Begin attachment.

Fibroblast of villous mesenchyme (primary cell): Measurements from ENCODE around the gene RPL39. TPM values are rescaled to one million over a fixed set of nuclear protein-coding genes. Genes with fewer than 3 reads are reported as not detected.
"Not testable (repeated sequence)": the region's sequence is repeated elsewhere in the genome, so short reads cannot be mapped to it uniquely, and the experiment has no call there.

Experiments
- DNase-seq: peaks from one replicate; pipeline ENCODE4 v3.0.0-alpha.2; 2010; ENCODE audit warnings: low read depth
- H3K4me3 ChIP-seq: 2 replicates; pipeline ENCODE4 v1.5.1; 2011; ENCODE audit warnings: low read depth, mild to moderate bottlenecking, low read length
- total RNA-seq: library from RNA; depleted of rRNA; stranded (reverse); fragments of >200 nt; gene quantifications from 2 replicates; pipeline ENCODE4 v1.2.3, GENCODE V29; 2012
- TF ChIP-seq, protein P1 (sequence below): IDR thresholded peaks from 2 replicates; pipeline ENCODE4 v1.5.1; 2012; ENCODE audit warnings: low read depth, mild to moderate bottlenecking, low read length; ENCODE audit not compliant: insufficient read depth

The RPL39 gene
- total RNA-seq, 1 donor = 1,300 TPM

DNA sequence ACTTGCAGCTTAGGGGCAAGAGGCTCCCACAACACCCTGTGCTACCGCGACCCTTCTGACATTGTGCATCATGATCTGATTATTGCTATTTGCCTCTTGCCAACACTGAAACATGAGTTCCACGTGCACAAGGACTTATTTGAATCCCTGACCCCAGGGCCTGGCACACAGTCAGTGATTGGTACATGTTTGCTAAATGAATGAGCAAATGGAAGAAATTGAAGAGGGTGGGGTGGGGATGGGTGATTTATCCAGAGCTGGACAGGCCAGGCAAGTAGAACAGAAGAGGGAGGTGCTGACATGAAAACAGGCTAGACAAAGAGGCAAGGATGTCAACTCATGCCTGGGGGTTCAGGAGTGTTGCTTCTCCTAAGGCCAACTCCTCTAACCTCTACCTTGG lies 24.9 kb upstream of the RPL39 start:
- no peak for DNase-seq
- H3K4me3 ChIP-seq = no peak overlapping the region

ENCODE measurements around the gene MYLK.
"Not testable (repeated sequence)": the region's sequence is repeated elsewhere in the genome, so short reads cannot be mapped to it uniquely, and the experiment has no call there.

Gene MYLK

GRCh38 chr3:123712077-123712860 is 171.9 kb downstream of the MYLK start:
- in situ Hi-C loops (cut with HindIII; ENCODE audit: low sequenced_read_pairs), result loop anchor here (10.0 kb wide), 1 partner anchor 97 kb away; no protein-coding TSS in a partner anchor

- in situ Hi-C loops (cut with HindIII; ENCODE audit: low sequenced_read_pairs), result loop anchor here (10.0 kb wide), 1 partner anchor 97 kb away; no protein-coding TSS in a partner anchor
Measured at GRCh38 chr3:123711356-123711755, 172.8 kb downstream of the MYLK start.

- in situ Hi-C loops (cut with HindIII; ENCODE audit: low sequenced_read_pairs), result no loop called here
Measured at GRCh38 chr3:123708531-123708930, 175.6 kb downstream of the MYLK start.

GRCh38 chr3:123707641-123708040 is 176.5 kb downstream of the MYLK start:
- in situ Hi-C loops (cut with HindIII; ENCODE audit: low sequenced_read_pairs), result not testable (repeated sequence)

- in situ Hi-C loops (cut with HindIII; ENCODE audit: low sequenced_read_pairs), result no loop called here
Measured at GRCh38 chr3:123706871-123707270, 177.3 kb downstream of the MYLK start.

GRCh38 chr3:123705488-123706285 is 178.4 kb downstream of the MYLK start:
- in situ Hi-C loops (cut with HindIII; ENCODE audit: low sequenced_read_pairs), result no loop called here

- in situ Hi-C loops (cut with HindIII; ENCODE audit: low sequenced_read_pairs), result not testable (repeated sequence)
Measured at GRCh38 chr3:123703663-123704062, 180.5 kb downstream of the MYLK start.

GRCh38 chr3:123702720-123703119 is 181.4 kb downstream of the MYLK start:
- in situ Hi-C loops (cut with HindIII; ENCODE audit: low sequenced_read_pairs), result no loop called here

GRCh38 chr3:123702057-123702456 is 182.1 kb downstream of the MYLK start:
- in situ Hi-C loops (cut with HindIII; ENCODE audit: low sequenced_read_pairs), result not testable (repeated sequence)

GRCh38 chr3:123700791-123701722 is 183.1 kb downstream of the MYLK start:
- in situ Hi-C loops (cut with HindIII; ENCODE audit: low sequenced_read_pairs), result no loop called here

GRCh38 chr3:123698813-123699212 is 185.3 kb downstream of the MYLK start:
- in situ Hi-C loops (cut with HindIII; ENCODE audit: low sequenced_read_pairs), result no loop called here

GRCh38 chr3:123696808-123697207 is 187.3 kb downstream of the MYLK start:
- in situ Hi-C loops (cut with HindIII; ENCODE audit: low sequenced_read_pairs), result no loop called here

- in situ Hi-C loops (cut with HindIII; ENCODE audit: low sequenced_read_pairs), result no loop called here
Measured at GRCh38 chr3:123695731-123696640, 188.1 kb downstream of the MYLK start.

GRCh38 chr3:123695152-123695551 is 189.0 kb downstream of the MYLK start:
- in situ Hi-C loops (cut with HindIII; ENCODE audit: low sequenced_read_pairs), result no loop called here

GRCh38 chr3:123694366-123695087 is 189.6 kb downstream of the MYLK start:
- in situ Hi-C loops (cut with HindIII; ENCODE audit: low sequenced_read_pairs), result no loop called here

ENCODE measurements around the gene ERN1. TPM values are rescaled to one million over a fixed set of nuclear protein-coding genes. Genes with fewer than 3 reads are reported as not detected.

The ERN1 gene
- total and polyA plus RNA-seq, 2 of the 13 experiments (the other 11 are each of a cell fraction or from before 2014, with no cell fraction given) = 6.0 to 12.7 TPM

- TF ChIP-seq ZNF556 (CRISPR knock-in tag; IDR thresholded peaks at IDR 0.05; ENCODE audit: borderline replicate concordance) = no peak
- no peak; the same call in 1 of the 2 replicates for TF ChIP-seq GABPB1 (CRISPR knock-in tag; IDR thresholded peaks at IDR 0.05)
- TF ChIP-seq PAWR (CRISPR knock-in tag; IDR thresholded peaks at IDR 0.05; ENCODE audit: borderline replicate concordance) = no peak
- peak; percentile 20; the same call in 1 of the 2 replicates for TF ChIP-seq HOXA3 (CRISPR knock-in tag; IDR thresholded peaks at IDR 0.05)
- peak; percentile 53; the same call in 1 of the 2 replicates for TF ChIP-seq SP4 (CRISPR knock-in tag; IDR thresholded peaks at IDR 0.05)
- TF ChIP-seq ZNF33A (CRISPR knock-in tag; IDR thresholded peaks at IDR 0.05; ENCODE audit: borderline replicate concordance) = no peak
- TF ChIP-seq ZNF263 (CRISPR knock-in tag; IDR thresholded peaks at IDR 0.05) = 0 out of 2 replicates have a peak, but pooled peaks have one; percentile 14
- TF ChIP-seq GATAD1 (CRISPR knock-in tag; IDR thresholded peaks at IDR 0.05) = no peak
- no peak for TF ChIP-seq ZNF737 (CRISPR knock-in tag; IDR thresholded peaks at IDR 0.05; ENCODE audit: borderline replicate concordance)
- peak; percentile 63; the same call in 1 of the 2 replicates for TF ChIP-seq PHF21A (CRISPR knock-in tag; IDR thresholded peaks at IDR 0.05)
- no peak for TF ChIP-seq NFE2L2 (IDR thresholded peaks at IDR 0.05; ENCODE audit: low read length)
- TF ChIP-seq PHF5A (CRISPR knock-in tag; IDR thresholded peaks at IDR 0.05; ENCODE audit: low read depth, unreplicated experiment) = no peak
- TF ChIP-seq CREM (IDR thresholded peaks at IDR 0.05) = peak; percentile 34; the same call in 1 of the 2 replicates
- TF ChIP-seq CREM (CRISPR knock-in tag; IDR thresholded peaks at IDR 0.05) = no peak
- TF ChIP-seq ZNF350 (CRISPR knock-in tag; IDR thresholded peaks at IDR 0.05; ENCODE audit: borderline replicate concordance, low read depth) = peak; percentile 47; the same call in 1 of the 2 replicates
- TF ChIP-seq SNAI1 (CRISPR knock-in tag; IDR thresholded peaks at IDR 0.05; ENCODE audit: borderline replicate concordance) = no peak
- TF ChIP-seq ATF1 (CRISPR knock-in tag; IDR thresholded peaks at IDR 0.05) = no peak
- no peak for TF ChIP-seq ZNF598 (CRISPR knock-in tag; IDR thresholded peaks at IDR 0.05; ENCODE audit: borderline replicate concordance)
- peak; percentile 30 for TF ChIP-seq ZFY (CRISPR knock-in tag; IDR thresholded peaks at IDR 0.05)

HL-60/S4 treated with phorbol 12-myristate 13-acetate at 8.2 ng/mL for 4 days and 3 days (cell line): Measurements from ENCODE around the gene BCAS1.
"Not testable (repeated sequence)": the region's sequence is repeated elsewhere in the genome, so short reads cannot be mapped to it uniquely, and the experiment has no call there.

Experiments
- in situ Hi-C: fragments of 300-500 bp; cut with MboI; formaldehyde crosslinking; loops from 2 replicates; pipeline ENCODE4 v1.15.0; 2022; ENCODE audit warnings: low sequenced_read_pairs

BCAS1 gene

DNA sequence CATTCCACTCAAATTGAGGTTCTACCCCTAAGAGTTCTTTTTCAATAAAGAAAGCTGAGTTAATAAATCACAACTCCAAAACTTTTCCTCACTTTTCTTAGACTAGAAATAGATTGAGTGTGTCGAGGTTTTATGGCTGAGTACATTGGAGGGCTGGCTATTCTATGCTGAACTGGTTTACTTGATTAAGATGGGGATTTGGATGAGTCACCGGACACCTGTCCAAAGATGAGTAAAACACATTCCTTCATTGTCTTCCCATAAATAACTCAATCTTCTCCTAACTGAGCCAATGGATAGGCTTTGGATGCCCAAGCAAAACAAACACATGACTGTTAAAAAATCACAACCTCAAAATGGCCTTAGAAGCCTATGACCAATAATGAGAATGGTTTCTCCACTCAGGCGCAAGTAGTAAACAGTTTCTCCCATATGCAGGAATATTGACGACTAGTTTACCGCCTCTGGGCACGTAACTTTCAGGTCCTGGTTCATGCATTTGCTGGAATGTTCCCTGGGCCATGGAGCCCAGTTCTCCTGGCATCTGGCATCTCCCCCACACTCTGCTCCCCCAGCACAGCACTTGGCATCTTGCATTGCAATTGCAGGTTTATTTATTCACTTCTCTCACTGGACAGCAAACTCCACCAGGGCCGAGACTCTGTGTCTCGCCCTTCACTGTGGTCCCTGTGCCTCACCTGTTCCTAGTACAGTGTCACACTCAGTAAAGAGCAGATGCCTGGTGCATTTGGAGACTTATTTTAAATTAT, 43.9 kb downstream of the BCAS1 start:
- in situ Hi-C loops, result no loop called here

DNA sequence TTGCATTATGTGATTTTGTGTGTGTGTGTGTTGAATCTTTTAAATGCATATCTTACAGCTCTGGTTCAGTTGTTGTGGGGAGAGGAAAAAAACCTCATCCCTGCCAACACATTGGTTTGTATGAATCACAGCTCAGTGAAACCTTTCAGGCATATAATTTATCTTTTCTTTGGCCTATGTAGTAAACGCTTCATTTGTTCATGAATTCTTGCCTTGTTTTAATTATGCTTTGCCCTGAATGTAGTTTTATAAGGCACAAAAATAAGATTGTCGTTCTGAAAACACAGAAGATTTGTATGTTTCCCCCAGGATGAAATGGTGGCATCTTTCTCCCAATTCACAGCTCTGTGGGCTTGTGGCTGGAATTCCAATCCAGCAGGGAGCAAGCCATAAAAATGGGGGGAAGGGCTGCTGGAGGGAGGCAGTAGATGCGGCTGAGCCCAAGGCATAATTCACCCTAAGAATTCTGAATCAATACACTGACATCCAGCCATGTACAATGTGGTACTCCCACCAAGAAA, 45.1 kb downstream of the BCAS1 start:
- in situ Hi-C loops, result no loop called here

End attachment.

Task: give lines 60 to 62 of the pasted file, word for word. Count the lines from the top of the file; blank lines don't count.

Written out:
- TF ChIP-seq PHF5A (CRISPR knock-in tag; IDR thresholded peaks at IDR 0.05; ENCODE audit: low read depth, unreplicated experiment) = no peak
- TF ChIP-seq CREM (IDR thresholded peaks at IDR 0.05) = peak; percentile 34; the same call in 1 of the 2 replicates
- TF ChIP-seq CREM (CRISPR knock-in tag; IDR thresholded peaks at IDR 0.05) = no peak